What a joke! AAPT has been a basket case for years, bleeding its parent company dry. Yet this bloke has advice for the company that has trounced his?
    What a joke!
    anonymous
  • By their deeds you shall know them.

    At least he has got a truthful and honest evaluation of Sol not like the group of retarded chimpanzees that work for the Australian Press let by that legendary simpleton Michael Sainsbury.
    anonymous
  • Nonsense

    Unlike your ridiculously biased and blinkered opions, Sydney?
    anonymous
  • re Sainsbury

    Good to see a balnce report on Sol instead of the personalized tripe from Sainsbury!!!

    The Australian should be renamed the UNaustralian thanks to Sainsbury & co!
    anonymous
  • Sainsbury

    Sainsbury is a journalist, not a marketeer - so why expect marketing hype from a journo?? I've read Sainsbury for the past 10 years and seen him sink the boot to all the telcos, not just Telstra.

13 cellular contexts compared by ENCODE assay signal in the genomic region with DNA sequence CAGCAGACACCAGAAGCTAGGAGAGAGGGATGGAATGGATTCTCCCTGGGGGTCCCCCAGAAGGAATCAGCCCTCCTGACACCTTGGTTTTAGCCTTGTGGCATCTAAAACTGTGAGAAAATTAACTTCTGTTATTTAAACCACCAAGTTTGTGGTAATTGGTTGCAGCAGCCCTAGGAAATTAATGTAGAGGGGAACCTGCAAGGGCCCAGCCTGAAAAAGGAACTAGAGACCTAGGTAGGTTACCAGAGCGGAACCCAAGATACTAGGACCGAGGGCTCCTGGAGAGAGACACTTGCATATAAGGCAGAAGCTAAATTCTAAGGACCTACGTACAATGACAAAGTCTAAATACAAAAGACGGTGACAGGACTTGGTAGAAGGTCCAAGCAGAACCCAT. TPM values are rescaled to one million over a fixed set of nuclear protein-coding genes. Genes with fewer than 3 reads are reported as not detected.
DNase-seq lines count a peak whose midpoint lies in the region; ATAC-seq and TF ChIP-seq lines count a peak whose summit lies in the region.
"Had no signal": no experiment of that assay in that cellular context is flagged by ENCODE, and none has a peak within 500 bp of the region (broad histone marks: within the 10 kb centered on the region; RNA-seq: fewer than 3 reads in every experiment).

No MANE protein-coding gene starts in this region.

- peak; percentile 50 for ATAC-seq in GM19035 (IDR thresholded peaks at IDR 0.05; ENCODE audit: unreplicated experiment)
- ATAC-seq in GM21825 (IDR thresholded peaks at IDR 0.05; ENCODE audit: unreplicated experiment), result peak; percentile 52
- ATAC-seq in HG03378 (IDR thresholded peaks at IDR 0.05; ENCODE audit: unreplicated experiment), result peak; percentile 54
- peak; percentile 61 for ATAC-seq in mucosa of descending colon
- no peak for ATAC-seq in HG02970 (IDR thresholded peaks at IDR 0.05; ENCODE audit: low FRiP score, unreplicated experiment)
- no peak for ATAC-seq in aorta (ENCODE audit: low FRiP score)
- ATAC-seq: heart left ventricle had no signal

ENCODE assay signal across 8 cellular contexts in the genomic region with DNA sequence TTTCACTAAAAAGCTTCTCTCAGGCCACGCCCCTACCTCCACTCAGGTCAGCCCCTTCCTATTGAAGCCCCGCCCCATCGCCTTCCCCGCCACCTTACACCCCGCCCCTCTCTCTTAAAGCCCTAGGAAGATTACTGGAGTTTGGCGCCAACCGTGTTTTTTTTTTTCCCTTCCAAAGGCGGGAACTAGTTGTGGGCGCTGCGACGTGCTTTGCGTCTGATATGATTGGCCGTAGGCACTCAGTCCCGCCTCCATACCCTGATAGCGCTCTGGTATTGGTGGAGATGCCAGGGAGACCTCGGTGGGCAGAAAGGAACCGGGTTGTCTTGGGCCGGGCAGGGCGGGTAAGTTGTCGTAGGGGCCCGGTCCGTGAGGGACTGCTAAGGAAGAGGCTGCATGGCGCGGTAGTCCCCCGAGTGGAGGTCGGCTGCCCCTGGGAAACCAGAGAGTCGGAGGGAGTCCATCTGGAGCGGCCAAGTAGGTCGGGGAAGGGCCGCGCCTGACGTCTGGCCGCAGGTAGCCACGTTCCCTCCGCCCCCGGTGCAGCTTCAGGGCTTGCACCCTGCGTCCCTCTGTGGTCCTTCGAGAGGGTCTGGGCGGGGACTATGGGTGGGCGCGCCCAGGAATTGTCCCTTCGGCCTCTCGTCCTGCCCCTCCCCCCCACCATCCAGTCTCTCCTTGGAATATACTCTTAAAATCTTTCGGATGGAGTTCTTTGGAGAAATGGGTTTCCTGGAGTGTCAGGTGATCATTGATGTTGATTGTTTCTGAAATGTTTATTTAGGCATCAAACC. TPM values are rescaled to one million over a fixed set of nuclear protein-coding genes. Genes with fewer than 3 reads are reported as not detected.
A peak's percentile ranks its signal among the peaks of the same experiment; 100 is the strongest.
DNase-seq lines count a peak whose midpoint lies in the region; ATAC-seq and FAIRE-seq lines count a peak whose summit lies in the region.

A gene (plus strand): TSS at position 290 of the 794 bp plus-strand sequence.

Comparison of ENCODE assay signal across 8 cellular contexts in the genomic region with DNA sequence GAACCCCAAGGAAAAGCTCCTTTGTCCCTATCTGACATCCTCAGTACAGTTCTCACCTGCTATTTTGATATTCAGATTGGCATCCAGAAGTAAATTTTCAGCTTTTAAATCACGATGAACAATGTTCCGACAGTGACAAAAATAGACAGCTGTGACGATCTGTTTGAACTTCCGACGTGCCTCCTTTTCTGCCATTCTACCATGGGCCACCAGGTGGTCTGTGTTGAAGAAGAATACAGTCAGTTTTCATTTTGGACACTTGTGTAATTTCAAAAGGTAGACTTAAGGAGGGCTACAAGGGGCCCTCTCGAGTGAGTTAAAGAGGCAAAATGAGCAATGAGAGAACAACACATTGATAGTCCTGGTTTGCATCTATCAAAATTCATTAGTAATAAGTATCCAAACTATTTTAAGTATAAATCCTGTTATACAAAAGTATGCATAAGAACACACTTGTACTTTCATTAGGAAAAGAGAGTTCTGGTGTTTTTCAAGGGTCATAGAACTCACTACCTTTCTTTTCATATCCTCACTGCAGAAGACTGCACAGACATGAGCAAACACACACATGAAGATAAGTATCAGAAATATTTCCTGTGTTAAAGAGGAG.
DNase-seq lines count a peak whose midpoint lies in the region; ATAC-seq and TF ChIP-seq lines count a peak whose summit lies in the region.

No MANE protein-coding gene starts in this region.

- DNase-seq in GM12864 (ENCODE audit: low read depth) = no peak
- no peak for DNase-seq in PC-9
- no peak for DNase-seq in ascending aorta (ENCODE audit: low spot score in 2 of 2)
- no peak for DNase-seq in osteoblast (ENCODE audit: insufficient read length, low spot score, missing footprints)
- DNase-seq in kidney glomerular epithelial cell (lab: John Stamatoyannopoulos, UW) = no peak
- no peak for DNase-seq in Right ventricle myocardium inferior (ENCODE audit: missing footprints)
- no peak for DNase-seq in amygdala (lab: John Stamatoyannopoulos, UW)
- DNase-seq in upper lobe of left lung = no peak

Broad is a telco CEO who has relied on Telstra wholesale to be able to run his business - big suprise that he'd focus on wholesale!!
    anonymous
  • Broad is a investment bankster not a mgr or telco person ...

    ... only thing he knows how to do is craft a deal, not fix AAPT obviously.
    We have seen what happens when unsupportable asset valuations ... you get a bubble ... which pops.
    Presumably TNZ/ AAPT is still a part of the Optus led G9-x stable.
    anonymous
  • Cut and run

    Because AAPT is doing so well!
    anonymous
  • Sainsbury, AAPT, Broad and Wholesale

    Wow. What invective from the Telstra crowd - has anyone told them Michael has moved on to China. And you can't blame Broad for any shape AAPT is in - it was a basket case long before he arrived.

    The criticism of AAPT and being a wholesale customer of Telstra is wrong. Telstra has chosen to pursue retail market share rather than profit because market analysts don't understand the difference. Telstra could make more money charging a higher premium for its own retail customers and expanding its wholesale base. By chasing share they devalue their brand premium.